And what this text communicates to us, right out of the gate, is that no matter how hard we try and no matter how badly we want to, we can’t keep Jesus out. At some point, Jesus is going to come into your life and throw light onto all your shame and failure and baggage precisely because it’s in recognizing shame as shame and failure as failure that it’s conquered. And when Jesus comes and saves us from that shame and failure, we find peace. And this is exactly what Jesus offers his disciples.
“‘Peace be with you. As the Father has sent me, so I send you.’ When he had said this, he breathed on them and said to them, ‘receive the Holy Spirit. If you forgive the sins of any, they are forgiven them; if you retain the sins of any, they are retained.’” Now, this is an extremely interesting scene, particularly because Jesus breathes the Holy Spirit onto the disciples. And if you know your bible, you know that there’s an entire chapter in the book of Acts dedicated to the receiving of the Holy Spirit, and we celebrate this on the Sunday known as “Pentecost.” So, what’s going on here that this scene is so different?
Well, the most straightforward explanation is that John is interpreting the events of Jesus’ resurrection and the early church a bit different than the other three gospel authors. So, for Matthew, Mark, and Luke, there are three separate events: 1) Jesus’ resurrection, 2) receiving of the Holy Spirit, and 3) Parousia. However, for John, these three happenings are all subsumed under this single event. In other words, the second coming of Christ is not something that’s still to come in the future; for John, the resurrection is the second coming and upon his coming he breathes the Holy Spirit on the disciples.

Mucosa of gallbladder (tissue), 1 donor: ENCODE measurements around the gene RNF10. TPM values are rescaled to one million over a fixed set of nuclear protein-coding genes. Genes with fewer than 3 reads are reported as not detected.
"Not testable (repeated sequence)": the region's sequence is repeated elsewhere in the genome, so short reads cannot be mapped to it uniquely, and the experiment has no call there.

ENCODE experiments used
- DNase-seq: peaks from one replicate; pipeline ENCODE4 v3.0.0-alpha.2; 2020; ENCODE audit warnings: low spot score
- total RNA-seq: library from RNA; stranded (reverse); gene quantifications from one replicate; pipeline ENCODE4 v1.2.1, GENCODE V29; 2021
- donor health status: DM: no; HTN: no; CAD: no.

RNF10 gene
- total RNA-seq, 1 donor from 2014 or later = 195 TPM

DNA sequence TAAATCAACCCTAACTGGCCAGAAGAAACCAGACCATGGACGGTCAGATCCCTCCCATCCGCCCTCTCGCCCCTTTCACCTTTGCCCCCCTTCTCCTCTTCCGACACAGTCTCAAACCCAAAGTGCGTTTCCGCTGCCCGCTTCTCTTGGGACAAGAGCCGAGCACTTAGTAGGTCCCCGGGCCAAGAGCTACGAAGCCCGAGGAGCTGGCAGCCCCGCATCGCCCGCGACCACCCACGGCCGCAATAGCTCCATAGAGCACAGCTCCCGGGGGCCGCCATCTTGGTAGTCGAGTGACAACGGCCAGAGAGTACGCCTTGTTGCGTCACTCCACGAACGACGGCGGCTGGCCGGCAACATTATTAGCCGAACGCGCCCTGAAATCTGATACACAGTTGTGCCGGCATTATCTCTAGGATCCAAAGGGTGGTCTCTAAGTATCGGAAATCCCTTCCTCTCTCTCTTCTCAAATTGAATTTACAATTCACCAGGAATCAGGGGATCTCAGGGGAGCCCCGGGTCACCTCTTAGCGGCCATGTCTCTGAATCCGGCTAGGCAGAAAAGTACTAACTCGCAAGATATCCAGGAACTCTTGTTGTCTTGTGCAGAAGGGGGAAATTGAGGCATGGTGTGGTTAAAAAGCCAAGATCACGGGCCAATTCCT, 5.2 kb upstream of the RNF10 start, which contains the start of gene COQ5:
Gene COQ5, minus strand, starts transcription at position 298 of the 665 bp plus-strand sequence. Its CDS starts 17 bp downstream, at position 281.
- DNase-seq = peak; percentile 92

Now, the reason for John interpreting the events this way is likely because John’s gospel was written later than the others, and John is having to deal with things the other authors didn’t have to. The other gospel authors probably believed that Jesus was still going to come back any day, but by the time John is writing, Jesus still hasn’t come back and people are starting to rethink how they should be understanding that expectation.
In any case, coming back to our particular text, this is when we’re introduced to Thomas. Now, Thomas’s name has popped up before in the gospels but this is the first time we’re seeing a scene like this. “The other disciples told him, ‘we have seen the Lord.’ But he said to them, ‘Unless I see the mark of the nails in his hands, and put my finger in the mark of the nails and my hand in his side, I will not believe.'"